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instanceof comparing two different branches of the inheritance tree

Sandra Bachan
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Joined: Feb 18, 2010
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Enthuware question:

Expression (s instanceof java.util.Date) will return false if 's' was declared as a variable of class java.lang.String.


- True
- False


Answer is false. Below is explanation:

It will not even compile because the compiler knows that 's' (which is declared as of class String) can NEVER refer to an object of class java.util.Date. So, it will not accept this code.
Had 's' been declared as a variable of type Object, this code would have compiled because compiler sees that at run time it is possible for s to refer to an object of class Date.


So if I understand, java.util.Date and java.util.String are two separate branches originating from Object. Because java.util.Data and java.util.String are two separate branches, the compiler will not accept an instanceof comparison. Is my understanding correct?


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Abimaran Kugathasan
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Correct! With the class type references, you can't use the instanceof operator with different hierarchy. But, it'k OK, if they are with the interface reference types!


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Mohit G Gupta
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Correct! With the class type references, you can't use the instanceof operator with different hierarchy. But, it'k OK, if they are with the interface reference types!


i didn't get the last line Abimaran wrote


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Arjun Srivastava
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you can use any non-final class as the left side operand for the instanceof operator,if the right side operand is an interface(can use any interface).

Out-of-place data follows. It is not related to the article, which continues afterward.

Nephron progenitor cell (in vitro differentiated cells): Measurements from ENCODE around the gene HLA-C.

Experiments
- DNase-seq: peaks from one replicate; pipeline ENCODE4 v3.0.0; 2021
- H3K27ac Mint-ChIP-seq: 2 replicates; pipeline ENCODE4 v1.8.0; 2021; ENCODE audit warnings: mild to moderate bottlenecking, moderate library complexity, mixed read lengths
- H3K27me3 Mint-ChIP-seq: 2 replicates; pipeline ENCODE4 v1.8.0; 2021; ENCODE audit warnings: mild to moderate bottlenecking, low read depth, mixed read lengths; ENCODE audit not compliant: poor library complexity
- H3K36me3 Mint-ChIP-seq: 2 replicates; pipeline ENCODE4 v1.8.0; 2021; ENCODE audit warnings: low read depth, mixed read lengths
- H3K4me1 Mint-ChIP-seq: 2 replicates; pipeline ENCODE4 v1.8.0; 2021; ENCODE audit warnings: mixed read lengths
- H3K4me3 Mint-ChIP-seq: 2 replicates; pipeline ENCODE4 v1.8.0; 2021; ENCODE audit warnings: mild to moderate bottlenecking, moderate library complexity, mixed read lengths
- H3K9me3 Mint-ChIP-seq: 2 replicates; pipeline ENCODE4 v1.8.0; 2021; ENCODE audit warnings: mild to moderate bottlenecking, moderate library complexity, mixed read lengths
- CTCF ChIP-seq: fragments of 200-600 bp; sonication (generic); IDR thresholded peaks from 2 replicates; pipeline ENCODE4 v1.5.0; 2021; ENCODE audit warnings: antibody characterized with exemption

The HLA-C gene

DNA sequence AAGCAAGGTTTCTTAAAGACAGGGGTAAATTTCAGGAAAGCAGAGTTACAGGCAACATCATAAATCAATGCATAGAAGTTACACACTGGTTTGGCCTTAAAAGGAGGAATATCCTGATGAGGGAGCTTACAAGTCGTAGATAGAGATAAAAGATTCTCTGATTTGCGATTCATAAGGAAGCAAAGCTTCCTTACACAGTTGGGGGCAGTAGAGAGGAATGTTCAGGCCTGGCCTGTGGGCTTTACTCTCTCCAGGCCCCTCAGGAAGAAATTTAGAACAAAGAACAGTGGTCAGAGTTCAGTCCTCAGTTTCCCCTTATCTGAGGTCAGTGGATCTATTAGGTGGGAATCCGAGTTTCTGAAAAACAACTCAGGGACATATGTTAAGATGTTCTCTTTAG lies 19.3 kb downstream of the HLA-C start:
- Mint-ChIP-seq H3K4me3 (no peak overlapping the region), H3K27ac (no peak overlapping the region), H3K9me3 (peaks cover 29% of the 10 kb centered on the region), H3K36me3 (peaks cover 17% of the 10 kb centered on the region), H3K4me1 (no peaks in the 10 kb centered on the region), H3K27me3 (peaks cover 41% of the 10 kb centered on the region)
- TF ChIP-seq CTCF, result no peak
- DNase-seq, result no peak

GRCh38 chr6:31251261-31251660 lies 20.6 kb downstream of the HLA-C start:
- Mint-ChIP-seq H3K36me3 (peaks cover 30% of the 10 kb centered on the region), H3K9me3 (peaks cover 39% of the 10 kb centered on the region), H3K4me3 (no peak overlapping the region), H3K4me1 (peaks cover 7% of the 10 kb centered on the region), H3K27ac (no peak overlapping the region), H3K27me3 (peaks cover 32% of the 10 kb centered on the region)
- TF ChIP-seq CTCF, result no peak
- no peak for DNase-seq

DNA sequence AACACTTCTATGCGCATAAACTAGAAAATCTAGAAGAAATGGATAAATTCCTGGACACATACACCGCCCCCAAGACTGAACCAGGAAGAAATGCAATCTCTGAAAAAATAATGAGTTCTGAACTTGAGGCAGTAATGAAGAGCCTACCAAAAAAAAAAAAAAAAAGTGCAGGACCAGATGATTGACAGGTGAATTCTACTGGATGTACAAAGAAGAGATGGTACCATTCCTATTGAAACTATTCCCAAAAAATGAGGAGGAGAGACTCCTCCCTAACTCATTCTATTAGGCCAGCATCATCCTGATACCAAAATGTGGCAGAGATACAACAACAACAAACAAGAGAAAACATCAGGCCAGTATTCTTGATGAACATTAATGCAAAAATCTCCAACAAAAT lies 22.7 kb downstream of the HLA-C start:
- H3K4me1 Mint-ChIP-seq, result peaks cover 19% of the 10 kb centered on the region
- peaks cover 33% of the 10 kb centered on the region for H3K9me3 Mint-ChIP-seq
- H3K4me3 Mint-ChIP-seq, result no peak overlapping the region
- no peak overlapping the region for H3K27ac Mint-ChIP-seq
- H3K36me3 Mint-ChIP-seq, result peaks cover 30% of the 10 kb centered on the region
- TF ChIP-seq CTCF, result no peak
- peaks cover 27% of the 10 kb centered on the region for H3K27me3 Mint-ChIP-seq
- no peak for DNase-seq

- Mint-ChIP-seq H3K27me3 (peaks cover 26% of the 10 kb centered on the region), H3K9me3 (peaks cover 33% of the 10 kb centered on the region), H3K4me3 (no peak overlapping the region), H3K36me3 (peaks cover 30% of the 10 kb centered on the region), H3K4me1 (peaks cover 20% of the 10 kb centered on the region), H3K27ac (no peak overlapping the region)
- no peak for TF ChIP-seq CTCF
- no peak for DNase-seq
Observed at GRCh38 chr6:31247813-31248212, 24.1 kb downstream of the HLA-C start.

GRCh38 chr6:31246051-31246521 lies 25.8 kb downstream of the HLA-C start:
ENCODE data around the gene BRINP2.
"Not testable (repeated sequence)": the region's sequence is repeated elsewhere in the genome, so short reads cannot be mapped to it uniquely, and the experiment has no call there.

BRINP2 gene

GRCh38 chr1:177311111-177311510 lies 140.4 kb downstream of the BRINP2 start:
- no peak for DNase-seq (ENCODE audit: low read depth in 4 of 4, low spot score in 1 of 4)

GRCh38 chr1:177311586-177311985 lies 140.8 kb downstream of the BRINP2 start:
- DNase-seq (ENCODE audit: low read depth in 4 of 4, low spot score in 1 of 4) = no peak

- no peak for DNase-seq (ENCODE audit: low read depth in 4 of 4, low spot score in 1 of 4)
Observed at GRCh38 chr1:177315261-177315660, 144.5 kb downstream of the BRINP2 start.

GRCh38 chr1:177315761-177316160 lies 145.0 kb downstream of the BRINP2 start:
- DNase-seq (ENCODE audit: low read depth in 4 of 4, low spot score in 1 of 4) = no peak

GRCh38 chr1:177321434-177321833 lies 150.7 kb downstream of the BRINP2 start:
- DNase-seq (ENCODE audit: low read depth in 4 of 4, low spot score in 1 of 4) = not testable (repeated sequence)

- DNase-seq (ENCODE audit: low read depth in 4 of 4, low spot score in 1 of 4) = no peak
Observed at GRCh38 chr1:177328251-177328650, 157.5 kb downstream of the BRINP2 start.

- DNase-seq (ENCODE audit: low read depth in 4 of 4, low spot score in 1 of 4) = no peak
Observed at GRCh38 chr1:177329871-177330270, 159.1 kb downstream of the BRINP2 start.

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Mohit G Gupta
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you can use any non-final class as the left side operand for the instanceof operator,if the right side operand is an interface(can use any interface).



i think final as well as abstract classes can used as the left side operand for the instanceof operator,if the right side operand is an interface(can use any interface).
Abimaran Kugathasan
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mohitkumar gupta wrote:
Correct! With the class type references, you can't use the instanceof operator with different hierarchy. But, it'k OK, if they are with the interface reference types!


i didn't get the last line Abimaran wrote

That's fine. Let's have an example then.

Could you able to compile this? If not what is the reason? Any Guess. This is what I've mentioned there!
Arjun Srivastava
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mohitkumar gupta wrote:
i think final as well as abstract classes can used as the left side operand for the instanceof operator,if the right side operand is an interface(can use any interface).

with final class,it must implement that interface on the right side.
Abimaran Kugathasan
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mohitkumar gupta wrote:
i think final as well as abstract classes can used as the left side operand for the instanceof operator,if the right side operand is an interface(can use any interface).